“It’s been stressful, but it is the game of college football,” said Josh Gattis, the Lions’ offensive recruiting coordinator. “You’re starting to see it more and more. At a place like Penn State maybe it didn’t happen quite as much in the past, but you’re seeing it happen at places all across the country. Recruiting never stops. A kid is never truly yours until it’s signing day and the letter of intent comes in, so you’ve got to continue to face those battles.”

“Our motto is, recruit them until the fax comes through,” defensive recruiting coordinator Terry Smith said. “That’s when you can take a deep breath.”

The Lions did benefit from three guys flipping. Wide receiver Dae’lun Darien, kicker Alex Barbir and defensive lineman Antonio Selton all fell their way, after previously committing to Temple, Rutgers and Illinois, respectively.

Overall, Smith stopped short of calling this recruiting cycle “difficult,” but admitted it was “a challenge.” Like Gattis he said that social media have become something of a game-changer — that the constant access and constant exposure has forced everyone to adapt.

“Social media has sped up recruiting,” Gattis said. “It’s sped it up to where kids are having access to coaches and coaches are having access to kids. You scroll through your Twitter line, and if a kid gets an offer and tweets about it, now everybody in the country knows. You see a lot of guys get what we call internet offers, where all of a sudden they tweet one offer and then they’ve got 10. Everyone sees it, and everyone throws their hat in there.”

Such a feeding frenzy is something players might or might not be equipped to handle.

“These kids are just trying to out-do each other,” Smith said. “They’re trying to be creative in how they make announcements, how they choose a school. … It’s just a sign of the times, so we just have to continue to recruit hard and have alternative plans.”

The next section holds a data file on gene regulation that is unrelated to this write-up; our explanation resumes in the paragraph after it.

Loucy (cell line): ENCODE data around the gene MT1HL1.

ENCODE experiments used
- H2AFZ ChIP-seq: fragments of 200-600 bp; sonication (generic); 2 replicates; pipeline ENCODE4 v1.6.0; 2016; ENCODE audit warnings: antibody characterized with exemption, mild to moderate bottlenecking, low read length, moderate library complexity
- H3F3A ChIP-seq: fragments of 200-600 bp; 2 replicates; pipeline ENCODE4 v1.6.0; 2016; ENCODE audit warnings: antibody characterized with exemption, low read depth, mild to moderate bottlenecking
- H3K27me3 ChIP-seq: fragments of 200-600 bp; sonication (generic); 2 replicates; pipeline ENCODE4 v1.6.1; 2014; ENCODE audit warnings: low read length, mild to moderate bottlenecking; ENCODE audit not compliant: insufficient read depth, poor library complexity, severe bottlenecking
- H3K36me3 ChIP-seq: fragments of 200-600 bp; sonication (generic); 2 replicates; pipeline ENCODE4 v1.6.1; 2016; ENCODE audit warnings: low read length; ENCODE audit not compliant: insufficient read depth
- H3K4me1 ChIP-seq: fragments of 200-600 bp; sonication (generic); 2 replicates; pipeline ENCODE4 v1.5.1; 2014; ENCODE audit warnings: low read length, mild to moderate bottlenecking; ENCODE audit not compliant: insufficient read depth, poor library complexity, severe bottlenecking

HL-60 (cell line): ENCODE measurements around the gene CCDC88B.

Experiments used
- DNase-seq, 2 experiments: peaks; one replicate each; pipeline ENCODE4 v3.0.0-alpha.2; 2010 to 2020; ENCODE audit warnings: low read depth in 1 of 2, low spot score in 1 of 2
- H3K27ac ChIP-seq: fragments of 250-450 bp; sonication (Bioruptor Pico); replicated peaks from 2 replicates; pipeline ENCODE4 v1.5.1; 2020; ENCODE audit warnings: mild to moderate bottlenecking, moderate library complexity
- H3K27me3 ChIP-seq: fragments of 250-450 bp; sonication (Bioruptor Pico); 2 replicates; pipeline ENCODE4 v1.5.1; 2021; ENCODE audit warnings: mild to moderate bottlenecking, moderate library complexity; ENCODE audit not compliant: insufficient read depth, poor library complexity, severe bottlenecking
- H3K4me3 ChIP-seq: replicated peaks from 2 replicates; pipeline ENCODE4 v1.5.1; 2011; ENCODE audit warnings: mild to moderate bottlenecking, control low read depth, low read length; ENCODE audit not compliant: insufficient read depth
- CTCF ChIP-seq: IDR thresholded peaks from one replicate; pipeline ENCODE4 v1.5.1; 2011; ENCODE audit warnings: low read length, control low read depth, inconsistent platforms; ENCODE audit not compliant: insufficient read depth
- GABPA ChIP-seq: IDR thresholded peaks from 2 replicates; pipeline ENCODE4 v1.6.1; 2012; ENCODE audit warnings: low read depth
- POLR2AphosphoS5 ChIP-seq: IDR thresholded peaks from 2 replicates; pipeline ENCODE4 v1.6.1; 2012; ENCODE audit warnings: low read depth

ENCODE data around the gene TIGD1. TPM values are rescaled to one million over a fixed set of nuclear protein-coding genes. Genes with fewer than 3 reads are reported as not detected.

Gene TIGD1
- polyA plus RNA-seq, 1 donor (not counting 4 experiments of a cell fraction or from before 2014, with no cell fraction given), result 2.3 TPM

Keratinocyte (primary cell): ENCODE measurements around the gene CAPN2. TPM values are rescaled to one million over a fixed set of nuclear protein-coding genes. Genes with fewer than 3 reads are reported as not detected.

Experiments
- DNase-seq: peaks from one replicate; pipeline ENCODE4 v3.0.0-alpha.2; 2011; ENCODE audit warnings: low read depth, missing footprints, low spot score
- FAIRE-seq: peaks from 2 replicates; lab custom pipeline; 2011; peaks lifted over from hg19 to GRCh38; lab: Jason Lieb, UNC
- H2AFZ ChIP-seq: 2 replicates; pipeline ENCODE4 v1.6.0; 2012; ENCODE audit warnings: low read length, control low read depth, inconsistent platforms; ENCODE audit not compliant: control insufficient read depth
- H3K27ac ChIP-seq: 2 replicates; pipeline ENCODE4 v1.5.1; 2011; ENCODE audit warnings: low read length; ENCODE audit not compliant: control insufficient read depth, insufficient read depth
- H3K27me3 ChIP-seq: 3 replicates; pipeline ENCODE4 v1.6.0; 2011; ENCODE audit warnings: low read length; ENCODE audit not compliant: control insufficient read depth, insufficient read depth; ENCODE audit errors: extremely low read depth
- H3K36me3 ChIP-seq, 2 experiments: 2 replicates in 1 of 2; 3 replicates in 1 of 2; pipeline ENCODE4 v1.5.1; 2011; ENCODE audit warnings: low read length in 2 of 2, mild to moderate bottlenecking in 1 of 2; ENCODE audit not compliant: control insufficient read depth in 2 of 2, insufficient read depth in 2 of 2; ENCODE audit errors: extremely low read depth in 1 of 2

Creativity cuts both ways, of course. It’s what led Harbaugh to have his sleepover, and what led him to invite UM alums Derek Jeter and Tom Brady to the school’s signing day festivities, as well as WWE star Ric Flair.

While Franklin has certainly spiced up the process at PSU, it doesn’t appear he is prepared to push the envelope to those extremes. He did join Smith and offensive coordinator Joe Moorhead on a bus ride to Pittsburgh to pick up some recruits for their official visits two weeks ago, and he invited former PSU quarterback Matt McGloin to the war room Wednesday.

“We want to be creative, not creepy,” Franklin said. “Those other things are fun, and I appreciate other people being creative and thinking outside the box, and we’re going to try to do the same thing. But like anything in life, there’s a fine line to it.”

That was music to Smith’s ears.

“Coach Franklin’s not going to let us sleep over,” he said with a laugh. “I didn’t ask, because I don’t want to sleep over. I’m on the road enough. I don’t need to sleep over at a kid’s house.”

But neither can they afford to sleep at any point in the recruiting process. That has certainly been made clear, this year more than any other.